It also doesn’t actually wrap things up neatly. Rose has chosen to play God, and that power comes with a price: the vortex is burning her up, and the temptation to hold on to the power is too much. The Doctor tells her to stop, that the Daleks are gone, but Rose returns Jack to life and is awestruck at the sight the vortex grants her: everything that was, is, or might be. The Doctor says that’s what he sees too, and offers his help. The tableau changes from Frodo claiming the Ring for himself, to Decker and Ilya at the end of TMP, as the two embrace and kiss. (And the ‘shippers go wild!) The Doctor receives the glowy from Rose, then sets her down and exhales it back into the TARDIS.

Poor Jack gets left behind as the Doctor sets course for points unknown. Rose is foggy about what just happened, and meanwhile the Doctor notices himself glowing in unusual places. He gets a little manic as he breaks it to Rose (and to the ‘shippers as they clean their drinks off their couches): the time vortex dealt a mortal wound to every single cell in his body, so he needs to regenerate (the word is not actually used), and whatever form he takes afterward, life with him will not be the same. Rose is understandably scared about this, especially with phrases like “I’m never gonna see you again” thrown about, but bears up womanfully. The Doctor gets in one last good line and turns into a volcano, and a moment later, he’s David Tennant!

The first thing the Doctor does in his new body is check his teeth, and the second thing is to reassure everyone he’s the same person by saying “Where were we?” and referencing Barcelona from the conversation a few minutes before. In those few seconds, he’s already recognizably the Tenth Doctor.

Christopher Eccleston rides triumphantly off into the sunset, assured of not being forever typecast as the Doctor, and we head off toward our first Christmas episode!

This is largely Eccleston’s episode to shine in, and he does so. His aggressive visit to the Daleks is probably the high point of the Ninth Doctor’s glory (to continue using theological language), and throughout the episode things revolve around his emotions and the very simple, but ultimately fatal, task he must carry out.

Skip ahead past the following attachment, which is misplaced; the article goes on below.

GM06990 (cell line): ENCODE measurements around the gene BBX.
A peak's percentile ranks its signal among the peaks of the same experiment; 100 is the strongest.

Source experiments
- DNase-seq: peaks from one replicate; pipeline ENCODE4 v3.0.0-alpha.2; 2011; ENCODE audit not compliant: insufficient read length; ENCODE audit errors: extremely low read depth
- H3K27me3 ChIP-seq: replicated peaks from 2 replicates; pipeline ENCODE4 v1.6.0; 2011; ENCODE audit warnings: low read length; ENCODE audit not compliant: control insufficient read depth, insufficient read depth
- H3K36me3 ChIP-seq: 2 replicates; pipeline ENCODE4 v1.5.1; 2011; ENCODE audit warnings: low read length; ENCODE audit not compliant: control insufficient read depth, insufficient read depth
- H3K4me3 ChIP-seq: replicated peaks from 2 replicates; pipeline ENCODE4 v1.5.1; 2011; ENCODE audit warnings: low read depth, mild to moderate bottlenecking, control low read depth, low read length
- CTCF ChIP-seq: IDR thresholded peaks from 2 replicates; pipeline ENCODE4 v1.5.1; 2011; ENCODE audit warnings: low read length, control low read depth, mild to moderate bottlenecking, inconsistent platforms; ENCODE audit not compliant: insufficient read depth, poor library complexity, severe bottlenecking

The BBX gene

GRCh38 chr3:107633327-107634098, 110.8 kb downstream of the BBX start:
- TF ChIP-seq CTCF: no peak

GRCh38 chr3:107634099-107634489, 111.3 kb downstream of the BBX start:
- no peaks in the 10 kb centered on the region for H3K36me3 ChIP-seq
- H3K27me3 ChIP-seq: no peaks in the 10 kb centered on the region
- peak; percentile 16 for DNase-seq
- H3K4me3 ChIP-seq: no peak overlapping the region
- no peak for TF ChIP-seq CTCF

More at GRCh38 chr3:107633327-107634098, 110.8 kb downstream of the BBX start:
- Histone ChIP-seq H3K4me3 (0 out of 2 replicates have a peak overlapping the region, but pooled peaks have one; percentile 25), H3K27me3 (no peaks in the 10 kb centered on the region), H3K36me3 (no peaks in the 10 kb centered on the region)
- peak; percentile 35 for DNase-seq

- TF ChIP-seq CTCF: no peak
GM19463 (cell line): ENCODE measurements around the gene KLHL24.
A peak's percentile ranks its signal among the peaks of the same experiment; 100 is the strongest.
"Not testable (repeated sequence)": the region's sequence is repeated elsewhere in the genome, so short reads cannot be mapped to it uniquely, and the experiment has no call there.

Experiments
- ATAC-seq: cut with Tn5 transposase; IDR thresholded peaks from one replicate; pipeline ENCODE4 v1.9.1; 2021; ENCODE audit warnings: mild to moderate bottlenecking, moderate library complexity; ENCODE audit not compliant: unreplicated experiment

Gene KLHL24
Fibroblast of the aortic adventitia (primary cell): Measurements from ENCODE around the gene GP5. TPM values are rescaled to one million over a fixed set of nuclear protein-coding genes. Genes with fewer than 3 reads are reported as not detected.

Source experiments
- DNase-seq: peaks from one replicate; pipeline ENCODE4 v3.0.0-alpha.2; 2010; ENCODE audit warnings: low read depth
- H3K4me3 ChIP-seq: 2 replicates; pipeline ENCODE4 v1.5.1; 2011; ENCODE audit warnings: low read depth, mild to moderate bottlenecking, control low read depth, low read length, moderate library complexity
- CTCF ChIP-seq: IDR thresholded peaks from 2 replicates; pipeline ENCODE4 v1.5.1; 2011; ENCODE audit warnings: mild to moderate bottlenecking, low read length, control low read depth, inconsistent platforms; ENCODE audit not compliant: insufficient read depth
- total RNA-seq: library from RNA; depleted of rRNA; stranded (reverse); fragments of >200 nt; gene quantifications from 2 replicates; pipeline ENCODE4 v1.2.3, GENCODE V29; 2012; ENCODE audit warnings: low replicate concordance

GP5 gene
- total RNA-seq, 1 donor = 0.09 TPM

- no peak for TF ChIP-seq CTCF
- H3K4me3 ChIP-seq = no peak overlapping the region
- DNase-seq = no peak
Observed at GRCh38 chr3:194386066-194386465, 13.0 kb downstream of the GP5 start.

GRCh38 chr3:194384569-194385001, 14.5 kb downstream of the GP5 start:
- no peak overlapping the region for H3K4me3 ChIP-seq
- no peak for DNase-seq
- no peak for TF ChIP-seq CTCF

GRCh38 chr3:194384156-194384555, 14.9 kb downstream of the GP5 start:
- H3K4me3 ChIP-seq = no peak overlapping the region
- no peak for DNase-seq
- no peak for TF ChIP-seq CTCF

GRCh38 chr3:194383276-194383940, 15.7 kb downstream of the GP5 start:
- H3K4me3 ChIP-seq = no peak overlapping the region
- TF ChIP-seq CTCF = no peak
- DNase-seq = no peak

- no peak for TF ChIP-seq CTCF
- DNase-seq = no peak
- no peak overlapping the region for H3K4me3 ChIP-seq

Billie Piper also has a lot of acting to do to carry her branch of the plot, and she also delivers. She has to sum up a season-long character arc and do a lot of emoting, often muted expressions of deep feeling. So props to her as well. Everyone else also turns in great performances.

It’s curious to me that (I’m pretty sure) the only hint this season that the Doctor ended the Time War himself comes from the Emperor Dalek here. (Edit: There was also a brief exchange in “Dalek”.) I had figured that was established from the get-go. It makes for a very different viewpoint on this Doctor.

Further comments on the resolution of the Bad Wolf arc go in the season round-up. As for this episode by itself, it’s fast-paced with big ideas, big action scenes, big stakes, big consequences, big character growth, big emotions, and still has time for quiet moments when they’re needed.

Rating: 4 delta waves of deadly doom

Favorite dialogue: The Doctor: If I’m very clever, and I’m more than clever, I’m brilliant, I might just save the world. Or rip it apart.
Rose: I’d go for the first one.
The Doctor: Me too.

PO-LICE AND TRAFFIC CON-TROL SYSTEMS ARRE UN-NECESSARY: LIVING IN A DAHHH-LEK PARA-DISE

Sorry (not sorry): for the Heart-burn thing

RIP: Lynda the Pig-tailed. You were too sweet for this world.